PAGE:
Kardinia Park sure has a rich history – did you know that it used to be home to a zoo?
Back in 1903, thirty-one years after it was first proclaimed a public park (c.1872), Kardinia Park opened a zoo. The zoo hosted around 20 species of animals, and was described as a ‘magnificent reserve of some 40 acres’.
An enclosure was built around the parks largest pond for wild fowl which included Australian boobook, various Australian, Mandarin and European ducks, Guinea fowls, white swans and peacocks.
In 1911, the Geelong Advertiser’s magazine News of the Week published an inventory of the zoo which included native Australian animals and foreign wildlife. As the zoo grew, they gained African and Indian monkeys, deer, various kangaroos, emu, ostriches, wallaby, lemur and an elephant that visitors could ride on.
When discussing the Greater Geelong parks in 1915, the Geelong Advertiser affirmed Kardinia Park as offering more variety for money even though it received less funding than other parks. “The Zoo, a football oval, a cricket pitch, children’s playgrounds, lakes, and a drive” were the highlighted attractions of Kardinia Park (Geelong Advertiser 1915, p. 2).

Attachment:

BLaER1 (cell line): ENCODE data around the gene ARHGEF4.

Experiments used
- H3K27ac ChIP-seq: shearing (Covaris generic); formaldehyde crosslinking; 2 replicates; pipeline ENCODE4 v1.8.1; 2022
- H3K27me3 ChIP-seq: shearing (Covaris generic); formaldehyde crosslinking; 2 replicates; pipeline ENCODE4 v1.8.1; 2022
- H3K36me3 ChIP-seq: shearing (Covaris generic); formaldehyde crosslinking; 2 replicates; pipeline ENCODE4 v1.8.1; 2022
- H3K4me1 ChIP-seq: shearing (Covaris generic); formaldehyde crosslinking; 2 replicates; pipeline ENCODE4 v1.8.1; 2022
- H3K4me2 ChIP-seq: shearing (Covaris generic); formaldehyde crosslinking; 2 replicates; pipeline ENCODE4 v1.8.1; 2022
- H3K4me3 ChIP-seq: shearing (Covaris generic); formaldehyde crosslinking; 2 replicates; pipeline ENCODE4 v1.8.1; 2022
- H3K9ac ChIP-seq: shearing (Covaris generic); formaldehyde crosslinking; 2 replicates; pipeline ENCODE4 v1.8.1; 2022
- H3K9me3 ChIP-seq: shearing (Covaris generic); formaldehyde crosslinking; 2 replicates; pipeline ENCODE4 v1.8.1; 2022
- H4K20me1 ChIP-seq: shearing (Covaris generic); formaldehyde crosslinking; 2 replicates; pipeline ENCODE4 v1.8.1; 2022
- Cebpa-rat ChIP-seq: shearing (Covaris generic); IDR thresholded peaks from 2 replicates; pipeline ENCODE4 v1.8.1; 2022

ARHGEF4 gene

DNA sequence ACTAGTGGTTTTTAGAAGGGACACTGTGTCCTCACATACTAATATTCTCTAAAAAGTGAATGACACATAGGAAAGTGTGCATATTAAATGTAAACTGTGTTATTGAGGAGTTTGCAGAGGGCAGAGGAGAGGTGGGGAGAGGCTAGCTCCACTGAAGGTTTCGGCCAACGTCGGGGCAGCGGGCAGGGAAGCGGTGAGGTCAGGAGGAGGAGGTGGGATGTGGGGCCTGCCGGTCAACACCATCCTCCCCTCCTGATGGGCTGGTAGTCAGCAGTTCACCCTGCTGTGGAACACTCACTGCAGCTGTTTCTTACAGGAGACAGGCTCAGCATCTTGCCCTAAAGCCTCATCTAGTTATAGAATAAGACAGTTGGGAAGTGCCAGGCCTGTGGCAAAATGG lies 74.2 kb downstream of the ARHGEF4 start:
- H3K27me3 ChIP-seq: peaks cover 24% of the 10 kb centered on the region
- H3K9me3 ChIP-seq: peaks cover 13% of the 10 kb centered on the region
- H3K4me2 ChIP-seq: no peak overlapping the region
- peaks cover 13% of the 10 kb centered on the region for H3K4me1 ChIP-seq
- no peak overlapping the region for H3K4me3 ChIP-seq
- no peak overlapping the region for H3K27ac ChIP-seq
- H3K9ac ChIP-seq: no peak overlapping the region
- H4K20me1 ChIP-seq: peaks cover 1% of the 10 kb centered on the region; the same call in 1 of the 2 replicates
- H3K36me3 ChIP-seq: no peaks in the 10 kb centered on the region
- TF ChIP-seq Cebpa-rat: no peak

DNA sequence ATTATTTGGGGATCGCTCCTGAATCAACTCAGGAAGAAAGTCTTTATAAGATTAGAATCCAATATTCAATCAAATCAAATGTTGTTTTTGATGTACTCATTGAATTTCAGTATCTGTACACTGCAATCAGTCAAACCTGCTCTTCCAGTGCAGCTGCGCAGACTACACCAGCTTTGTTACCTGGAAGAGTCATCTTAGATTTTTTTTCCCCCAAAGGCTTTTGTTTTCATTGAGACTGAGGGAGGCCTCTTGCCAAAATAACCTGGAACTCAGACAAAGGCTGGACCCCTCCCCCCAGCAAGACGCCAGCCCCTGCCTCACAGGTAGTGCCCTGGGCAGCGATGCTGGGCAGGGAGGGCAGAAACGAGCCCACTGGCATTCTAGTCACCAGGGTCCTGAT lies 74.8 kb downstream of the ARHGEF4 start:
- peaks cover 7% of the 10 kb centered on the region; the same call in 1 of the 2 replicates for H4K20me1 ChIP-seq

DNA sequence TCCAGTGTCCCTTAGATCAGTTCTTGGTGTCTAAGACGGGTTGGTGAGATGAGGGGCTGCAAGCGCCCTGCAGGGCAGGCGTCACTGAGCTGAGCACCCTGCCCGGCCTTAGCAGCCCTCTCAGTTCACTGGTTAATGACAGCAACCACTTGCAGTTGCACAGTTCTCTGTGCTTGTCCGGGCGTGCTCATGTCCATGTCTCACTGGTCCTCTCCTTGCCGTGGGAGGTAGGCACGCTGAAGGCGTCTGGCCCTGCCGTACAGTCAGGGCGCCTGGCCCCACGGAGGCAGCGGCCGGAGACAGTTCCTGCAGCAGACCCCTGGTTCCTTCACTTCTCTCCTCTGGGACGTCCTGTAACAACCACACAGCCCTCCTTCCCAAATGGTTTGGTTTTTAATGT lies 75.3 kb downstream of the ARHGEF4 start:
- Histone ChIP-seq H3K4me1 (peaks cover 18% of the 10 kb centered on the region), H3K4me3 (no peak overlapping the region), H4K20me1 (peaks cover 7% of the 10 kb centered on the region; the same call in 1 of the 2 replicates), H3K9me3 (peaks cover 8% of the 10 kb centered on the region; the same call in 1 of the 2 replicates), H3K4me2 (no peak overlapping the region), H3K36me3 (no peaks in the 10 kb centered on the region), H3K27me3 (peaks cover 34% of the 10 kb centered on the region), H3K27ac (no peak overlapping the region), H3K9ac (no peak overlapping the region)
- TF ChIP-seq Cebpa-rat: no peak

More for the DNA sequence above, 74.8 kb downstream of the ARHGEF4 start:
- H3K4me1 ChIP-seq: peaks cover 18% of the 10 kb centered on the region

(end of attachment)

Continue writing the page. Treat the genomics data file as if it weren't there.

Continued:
In 1919, the Zoo was beautifully described in At The Seaside, “There is a well-filled monkey house, and the aviary contains many birds of beautiful plumage and sweet song, while the ponds in the grounds are the home of many rare waterfowl” (At The Seaside – Government Tourist Bureau 1919, p. 26).
When the zoo officially closed remains unknown, but it’s believed it was some time during the Second World War. This is also when the Geelong Football Club moved from playing their home games in the VFL from Corio Oval to Kardinia Park… but that’s for another edition of KP History.